Confusing JavaScript: Double Equals or Triple Equals?

Double equals == and triple equals === are two Relational Operators in JavaScript. A relational operator is the one which shows or evaluates the relationship between two entities.

The conundrum

Although, apparently, in both equals—double == and triple ===— there is a difference of only one equal = symbol, but it mattes a lot. In this article, I shall discuss about the differences between both of them, as they confuse a lot JavaScript developers. Let us first discuss Double Equals operator in JavaScript.

Double Equals

Double equals compares two values loosely, and it also performs type coercion.

Type coercion means that the two values compared only after converting them into a common type.

It means that if one variable has the type Integer and the second variable has the type String, JavaScript will first try to guess and convert the types, either to Integer or String, and after that it will compare the contents of those two variables.

Let us take a simple example of Double Equals(==):

var a = 5;
var b = '5';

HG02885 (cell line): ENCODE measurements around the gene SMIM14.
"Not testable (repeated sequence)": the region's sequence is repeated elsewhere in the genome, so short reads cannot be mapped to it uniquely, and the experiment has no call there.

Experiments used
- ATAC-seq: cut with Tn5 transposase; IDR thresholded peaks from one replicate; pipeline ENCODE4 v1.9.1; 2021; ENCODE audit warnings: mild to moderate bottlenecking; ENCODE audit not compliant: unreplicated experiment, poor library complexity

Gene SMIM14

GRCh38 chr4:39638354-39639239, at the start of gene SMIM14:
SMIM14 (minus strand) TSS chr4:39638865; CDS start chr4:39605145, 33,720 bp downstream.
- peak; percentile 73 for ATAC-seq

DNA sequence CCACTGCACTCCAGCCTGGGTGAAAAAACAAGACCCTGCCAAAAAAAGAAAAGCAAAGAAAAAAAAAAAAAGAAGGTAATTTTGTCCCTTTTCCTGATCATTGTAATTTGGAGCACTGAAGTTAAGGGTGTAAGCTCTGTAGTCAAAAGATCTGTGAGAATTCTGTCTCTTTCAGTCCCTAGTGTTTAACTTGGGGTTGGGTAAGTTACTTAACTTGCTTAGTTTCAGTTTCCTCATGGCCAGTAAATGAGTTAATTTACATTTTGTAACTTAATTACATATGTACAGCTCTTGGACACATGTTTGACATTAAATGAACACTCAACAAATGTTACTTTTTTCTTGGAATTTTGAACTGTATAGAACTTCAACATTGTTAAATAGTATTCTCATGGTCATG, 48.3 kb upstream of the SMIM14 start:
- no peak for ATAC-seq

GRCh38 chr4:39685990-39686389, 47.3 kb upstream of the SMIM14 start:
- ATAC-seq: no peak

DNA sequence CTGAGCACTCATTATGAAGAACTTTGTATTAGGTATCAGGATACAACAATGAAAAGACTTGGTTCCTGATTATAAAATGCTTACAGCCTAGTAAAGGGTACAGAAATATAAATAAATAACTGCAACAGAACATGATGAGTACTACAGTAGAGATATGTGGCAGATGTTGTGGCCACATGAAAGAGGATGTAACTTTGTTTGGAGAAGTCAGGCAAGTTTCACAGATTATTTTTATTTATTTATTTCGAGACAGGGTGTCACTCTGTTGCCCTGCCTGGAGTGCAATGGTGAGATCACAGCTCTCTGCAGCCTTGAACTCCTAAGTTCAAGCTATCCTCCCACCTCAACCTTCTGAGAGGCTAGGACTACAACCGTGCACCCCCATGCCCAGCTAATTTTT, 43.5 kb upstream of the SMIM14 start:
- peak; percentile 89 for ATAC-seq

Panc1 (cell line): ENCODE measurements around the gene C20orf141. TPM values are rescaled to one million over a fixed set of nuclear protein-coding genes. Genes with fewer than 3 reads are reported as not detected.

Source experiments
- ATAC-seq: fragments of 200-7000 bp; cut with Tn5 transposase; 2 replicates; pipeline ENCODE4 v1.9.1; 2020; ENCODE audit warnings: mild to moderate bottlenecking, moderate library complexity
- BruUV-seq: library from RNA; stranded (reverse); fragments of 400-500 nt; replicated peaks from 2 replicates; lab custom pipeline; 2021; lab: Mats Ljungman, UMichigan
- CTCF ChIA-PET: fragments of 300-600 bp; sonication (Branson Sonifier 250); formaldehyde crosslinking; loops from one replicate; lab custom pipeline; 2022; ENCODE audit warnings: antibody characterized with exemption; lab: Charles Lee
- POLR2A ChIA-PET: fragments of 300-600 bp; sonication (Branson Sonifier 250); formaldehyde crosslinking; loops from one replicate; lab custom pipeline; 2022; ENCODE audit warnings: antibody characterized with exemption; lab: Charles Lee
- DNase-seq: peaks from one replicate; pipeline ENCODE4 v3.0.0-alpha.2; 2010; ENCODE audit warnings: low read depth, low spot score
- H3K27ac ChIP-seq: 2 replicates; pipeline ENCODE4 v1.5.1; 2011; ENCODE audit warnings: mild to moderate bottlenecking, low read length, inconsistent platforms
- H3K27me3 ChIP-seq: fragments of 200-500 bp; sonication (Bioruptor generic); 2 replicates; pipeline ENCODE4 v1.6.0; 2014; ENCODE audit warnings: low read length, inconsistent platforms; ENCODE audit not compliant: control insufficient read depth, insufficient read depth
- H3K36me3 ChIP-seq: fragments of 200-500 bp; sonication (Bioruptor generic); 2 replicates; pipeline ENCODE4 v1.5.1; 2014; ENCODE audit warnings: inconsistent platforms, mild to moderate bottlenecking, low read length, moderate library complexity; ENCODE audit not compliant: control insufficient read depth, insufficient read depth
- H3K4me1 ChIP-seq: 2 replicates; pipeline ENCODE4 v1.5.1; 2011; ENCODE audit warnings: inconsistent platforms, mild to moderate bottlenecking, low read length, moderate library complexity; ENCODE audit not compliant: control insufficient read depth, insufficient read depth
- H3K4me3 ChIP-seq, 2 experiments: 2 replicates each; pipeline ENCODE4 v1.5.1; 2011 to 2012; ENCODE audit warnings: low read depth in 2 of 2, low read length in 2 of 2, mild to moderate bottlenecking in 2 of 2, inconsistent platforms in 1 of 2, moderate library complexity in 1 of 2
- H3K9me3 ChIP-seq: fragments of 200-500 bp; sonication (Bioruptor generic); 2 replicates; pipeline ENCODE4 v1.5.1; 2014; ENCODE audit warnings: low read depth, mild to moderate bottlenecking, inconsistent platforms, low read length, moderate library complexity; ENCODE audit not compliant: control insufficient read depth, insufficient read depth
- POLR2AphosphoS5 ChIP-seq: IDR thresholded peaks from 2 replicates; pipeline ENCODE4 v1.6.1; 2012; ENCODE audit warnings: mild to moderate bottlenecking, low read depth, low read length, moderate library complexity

// The answer of a==b -> true

In the above example, variable a has the type Integer, and variable b has the type Character/String.

Since we have used the double equals == in the code, we would get the answer "true." But the common sense says that it is not true, as variable a has an Integer type and variable b has the String/Character type.

JavaScript first performs type coercion and then it compares the contents of the variables.

Now let us look at the Triple Equals Operator(===).

Triple Equals

Triple equals operator === follows the strict equality rules unlike Double Equals ==.

Strict equality in JavaScript means that the two variables must have to have the same datatype to yield true. Otherwise, the answer would be false.

Let us take the example of Triple Equals(===):

var a = 5;
var b = '5';
// The answer of a===b -> false

In the above example, the variable a has the datatype Integer, and the variable b has the datatype String/Character.

When we use Triple Equals Relational Operator(===) we get the expected false. As in Triple Equals case, the datatypes are first compared. If both do not have the same datatypes, the JavaScript will return false, otherwise true.


In a nutshell, in Double Equals(==) case, JavaScript will first check the datatypes of the variables, and if both of those variables do not have the same datatype, it will first decide the same datatype for both variables and then try to compare the values of those variables.

In Triple Equals(===) case, JavaScript will compare the datatypes of two variables first. If the datatypes of both variables are not equal, it will not try to change or decide the same datatype for both. Instead, it will return false right away.

I hope there will be no confusion now regarding Double equals or Triple equals. That's all for this article!



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